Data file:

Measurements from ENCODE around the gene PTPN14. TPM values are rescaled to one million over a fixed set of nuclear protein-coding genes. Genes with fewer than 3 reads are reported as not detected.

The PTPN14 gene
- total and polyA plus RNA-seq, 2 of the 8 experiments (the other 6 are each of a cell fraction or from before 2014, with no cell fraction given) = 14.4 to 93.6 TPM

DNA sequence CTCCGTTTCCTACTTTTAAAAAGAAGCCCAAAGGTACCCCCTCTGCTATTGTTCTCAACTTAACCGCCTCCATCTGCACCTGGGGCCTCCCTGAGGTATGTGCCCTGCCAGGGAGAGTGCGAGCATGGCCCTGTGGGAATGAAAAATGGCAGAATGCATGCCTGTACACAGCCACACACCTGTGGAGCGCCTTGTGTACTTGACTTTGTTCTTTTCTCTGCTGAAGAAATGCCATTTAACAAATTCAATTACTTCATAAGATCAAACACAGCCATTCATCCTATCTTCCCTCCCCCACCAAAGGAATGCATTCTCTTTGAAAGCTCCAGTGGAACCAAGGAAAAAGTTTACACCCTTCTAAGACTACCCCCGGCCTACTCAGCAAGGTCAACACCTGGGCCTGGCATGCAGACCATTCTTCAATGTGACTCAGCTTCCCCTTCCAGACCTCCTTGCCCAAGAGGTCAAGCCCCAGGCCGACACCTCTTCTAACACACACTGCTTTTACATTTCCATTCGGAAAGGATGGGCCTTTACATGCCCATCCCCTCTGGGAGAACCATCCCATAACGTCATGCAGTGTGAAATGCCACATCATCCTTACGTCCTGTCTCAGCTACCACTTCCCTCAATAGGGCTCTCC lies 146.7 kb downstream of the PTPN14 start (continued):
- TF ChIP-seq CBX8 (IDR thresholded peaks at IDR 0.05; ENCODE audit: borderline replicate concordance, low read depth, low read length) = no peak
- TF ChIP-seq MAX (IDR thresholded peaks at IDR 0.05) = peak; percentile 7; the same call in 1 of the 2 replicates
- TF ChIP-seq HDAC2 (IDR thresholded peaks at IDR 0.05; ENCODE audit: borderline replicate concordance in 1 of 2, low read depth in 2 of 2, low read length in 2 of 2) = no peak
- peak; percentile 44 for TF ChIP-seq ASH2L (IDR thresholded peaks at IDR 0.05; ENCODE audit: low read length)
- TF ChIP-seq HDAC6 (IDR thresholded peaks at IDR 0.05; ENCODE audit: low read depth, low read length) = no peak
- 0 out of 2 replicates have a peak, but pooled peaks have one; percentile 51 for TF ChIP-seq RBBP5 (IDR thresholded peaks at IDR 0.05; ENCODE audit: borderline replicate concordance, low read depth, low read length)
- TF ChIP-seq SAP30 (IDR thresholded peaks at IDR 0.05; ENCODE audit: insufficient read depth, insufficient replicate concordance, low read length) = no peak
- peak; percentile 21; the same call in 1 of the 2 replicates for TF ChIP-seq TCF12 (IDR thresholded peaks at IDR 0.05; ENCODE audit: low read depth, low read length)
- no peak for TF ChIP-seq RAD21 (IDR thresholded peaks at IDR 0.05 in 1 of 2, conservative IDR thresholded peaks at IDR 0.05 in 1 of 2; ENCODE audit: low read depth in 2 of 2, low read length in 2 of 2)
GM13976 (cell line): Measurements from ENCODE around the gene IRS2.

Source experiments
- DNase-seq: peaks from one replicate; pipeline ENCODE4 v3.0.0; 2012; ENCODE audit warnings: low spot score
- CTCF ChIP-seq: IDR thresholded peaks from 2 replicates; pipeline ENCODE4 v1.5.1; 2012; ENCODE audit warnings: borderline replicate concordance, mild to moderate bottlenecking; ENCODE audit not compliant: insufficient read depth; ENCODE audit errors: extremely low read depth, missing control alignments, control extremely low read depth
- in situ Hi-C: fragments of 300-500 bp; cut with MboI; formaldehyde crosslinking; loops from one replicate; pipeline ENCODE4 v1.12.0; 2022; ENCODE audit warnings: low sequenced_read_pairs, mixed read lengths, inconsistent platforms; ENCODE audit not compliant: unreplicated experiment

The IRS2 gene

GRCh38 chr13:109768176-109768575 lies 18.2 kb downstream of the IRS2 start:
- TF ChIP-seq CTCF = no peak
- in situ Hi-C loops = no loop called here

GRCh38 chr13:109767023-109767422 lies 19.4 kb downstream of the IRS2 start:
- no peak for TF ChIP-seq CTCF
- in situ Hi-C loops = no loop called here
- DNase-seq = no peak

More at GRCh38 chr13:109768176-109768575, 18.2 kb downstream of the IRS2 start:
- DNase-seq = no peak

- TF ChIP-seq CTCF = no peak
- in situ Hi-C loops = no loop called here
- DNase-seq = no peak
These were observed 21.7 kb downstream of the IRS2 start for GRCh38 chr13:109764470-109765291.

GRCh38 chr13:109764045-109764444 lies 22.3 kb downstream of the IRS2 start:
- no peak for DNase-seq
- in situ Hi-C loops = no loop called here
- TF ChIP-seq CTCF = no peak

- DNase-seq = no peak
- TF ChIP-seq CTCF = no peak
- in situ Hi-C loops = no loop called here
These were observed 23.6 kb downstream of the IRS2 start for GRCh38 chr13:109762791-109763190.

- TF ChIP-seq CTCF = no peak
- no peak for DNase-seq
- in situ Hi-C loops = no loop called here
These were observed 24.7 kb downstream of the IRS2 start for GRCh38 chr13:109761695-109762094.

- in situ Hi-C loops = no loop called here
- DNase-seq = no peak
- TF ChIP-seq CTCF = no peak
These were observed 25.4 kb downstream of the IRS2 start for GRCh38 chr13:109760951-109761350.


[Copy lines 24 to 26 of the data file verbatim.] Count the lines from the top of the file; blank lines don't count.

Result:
- no peak for TF ChIP-seq CTCF
- in situ Hi-C loops = no loop called here
- DNase-seq = no peak